Halloween is, arguably, the most anti-tech of holidays, a chance to dally with our irrational and unscientific (but fun!) fantasies of ghouls, goblins, and things that go bump in the night. But now, thanks to perhaps the most unconventional real estate database on the web, even our ghosts have been digitally crowdsourced.
Housecreep.com, founded in Canada by brothers Albert and Robert Armieri, bills itself as “the go-to source for finding stigmatized properties,” collating user-contributed information including both first-person accounts of paranormal experiences, and law enforcement and news reports about everything from murders to drug labs. The site’s database is searchable by address, as well as through a map that lets you survey an entire neighborhood.
The creepy gems on the site include:
- A Toronto home where a decades-old mummified baby was found under the floorboards.
- Another Toronto house apparently haunted by Tigger from Winnie the Pooh.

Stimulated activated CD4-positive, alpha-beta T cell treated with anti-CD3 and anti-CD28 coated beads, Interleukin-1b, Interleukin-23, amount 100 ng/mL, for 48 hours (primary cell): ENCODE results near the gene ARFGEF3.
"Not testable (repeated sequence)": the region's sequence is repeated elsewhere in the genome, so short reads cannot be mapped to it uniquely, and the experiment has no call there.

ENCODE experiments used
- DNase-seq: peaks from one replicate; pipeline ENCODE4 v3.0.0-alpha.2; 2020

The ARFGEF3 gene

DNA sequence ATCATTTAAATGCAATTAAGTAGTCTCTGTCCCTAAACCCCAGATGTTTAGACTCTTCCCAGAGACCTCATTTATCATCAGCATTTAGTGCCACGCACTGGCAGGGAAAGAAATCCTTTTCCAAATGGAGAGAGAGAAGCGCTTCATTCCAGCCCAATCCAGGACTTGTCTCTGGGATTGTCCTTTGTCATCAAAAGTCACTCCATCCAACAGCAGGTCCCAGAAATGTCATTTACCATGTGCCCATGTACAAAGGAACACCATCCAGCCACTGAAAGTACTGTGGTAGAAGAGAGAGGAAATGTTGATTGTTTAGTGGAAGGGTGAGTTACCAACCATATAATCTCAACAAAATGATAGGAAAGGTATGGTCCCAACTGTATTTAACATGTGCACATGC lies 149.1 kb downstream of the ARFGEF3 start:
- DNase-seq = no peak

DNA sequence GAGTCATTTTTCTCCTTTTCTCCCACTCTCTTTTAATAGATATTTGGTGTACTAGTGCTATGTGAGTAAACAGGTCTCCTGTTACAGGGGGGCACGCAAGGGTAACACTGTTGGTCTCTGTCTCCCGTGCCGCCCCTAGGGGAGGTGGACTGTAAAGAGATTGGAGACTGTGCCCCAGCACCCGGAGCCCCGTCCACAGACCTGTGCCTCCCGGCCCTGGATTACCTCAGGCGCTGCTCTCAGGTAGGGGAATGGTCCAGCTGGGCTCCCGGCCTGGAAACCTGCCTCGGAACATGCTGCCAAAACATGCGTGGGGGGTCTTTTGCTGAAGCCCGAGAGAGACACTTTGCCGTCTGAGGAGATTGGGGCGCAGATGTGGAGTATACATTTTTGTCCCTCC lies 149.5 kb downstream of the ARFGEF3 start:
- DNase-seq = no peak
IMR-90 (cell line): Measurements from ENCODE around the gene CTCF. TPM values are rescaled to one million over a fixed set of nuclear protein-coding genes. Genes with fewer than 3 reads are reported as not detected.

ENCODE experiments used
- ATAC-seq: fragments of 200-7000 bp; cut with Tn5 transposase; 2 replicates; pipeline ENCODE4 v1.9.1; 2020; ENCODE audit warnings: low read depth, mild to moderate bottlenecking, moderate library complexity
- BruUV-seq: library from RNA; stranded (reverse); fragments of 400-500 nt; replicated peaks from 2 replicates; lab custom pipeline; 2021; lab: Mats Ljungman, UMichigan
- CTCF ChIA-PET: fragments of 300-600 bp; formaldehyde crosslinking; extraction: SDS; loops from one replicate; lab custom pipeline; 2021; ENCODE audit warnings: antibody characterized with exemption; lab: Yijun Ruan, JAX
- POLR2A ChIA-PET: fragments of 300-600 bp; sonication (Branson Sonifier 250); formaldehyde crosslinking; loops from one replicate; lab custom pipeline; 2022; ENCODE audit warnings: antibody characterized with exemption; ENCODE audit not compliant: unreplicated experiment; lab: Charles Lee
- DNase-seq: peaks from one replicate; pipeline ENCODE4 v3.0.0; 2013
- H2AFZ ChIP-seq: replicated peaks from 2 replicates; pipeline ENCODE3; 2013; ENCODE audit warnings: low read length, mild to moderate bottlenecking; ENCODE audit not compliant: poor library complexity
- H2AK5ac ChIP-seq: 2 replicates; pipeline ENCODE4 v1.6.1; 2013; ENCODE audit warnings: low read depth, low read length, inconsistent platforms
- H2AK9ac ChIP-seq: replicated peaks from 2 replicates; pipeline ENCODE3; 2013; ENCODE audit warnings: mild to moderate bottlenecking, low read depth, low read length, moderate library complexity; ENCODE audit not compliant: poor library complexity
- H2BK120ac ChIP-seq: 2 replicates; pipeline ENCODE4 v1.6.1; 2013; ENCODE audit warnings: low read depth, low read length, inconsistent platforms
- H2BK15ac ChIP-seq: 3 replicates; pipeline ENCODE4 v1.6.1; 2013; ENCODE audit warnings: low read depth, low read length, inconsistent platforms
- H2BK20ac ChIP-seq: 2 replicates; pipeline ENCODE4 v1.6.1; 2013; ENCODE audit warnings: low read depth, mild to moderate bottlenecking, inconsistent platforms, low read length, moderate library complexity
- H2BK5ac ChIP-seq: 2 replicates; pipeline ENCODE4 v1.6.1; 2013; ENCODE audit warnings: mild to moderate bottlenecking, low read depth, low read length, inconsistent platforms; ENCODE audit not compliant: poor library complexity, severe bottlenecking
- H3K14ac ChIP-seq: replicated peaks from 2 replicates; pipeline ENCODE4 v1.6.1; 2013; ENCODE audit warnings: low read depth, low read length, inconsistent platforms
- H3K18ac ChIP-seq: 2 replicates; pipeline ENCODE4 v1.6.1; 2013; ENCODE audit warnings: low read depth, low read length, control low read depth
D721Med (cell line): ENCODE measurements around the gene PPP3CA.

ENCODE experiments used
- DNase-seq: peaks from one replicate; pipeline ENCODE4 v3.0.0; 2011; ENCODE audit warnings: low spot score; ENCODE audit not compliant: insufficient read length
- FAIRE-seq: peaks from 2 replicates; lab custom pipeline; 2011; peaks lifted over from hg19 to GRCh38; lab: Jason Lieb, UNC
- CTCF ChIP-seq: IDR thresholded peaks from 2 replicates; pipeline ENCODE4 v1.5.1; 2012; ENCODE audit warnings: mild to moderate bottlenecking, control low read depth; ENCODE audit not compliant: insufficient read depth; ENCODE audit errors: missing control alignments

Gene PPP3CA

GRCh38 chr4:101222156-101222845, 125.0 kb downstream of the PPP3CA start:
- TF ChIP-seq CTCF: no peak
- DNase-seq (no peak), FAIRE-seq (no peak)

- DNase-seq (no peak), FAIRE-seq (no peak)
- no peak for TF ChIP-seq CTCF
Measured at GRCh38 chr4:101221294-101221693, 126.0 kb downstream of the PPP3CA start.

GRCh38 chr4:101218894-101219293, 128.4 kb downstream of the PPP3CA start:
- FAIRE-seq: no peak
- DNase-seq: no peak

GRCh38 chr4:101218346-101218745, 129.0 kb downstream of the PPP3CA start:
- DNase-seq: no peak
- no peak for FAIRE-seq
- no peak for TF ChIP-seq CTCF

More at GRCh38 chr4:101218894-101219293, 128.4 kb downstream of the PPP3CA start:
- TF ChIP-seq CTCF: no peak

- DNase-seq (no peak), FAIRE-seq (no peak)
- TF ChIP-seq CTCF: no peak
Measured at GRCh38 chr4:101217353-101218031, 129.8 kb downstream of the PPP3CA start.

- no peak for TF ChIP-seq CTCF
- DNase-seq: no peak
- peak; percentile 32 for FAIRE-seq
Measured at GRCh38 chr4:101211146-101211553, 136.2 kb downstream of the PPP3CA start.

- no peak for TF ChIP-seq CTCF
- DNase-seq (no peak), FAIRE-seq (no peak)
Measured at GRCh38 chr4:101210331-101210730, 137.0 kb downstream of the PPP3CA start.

- A wide selection of former methamphetamine labs.
- The former homes of John Wayne Gacy and Jeffrey Dahmer.
- And, of course, the Amityville Horror House.
While an entertaining lark for some, many would probably consider Housecreep a useful resource when looking at a home for rental or purchase. Various recent polls have found that around 45% of Americans believe in ghosts, and 18% say they’ve seen one.
Even believers don’t necessarily shy away from haunted places. There’s a growing “ghost tourism” industry, including more than one directory of haunted hotels. But while they’re good for a visit, most people don’t want to stay long in a stigmatized property—the sites of murders, in particular, are so notoriously hard to sell that they’re often just torn down.
Much less attention has been paid to the impact of hauntings on home sales and prices. And while some states require that very recent murders or suicides be reported to prospective homebuyers, there’s far less legal protection for those worried about historical tragedies and any resulting spectres. One court case in the U.S. did find a home seller at fault for failing to report that a property was haunted —but you’re probably safer checking for yourself.
This article originally appeared on Fortune.com
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